Favorable views of labor unions have plummeted since 2007, amid growing public skepticism about unions’ purpose and power. Currently, 41% say they have a favorable opinion of labor unions while about as many (42%) express an unfavorable opinion. In January 2007, a clear majority (58%) had a favorable view of unions while just 31% had an unfavorable impression.
In recent years, positive attitudes about labor unions have declined significantly across most demographic groups. The largest change has come among those 65 and older. Currently 29% of this group says they have a favorable opinion of unions, down 31 points from 60% in 2007. Notably, those younger than 30 are the only age group in which a majority (53%) expresses a favorable view of unions; even so, far more young people (66%) expressed a positive opinion two years ago.
While this trend is consistent with last year’s Gallup poll finding that a majority of Americans disapproved of unions, it also seems to be a continuation of more bad news for union bosses after a year of bad news.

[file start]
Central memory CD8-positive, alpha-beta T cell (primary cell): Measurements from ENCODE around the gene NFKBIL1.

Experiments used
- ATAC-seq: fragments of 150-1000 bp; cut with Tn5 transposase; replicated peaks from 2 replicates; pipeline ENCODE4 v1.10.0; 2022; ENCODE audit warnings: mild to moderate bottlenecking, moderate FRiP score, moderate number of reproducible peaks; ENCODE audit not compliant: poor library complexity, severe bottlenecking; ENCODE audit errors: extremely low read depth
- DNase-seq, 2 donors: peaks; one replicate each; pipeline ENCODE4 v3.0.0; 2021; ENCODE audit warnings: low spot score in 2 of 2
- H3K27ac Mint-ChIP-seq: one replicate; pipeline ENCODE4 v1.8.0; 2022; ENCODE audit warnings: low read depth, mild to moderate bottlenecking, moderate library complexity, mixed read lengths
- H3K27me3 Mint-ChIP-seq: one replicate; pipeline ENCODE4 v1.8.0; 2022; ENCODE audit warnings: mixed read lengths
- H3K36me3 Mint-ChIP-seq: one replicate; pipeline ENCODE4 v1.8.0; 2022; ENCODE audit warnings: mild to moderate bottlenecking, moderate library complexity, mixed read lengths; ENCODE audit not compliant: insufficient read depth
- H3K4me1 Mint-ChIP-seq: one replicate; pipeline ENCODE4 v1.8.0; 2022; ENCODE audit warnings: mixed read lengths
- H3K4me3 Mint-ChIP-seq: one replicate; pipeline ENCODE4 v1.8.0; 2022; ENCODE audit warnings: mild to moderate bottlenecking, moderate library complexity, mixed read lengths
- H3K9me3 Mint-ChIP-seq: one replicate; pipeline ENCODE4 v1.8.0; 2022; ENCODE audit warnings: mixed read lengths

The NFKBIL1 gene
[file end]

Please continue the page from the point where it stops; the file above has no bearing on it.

Shortly after President Obama’s inauguration, union bosses were confident that their agenda would be immediately enacted. However, after 13 months, their number one legislative goal, the job-destroying and hallucinogenically-named Employee Free Choice Act, is all but dead; their number two issue, the nationalization of America’s health care, has become a lightening rod; and, almost as bad, their own members, as well as the American public are turning on them.
Despite all of this, with the 2010 mid-term elections looming right around the corner, the worst may yet be coming for union bosses.
“I bring reason to your ears, and, in language as plain as ABC, hold up truth to your eyes.” Thomas Paine, December 23, 1776
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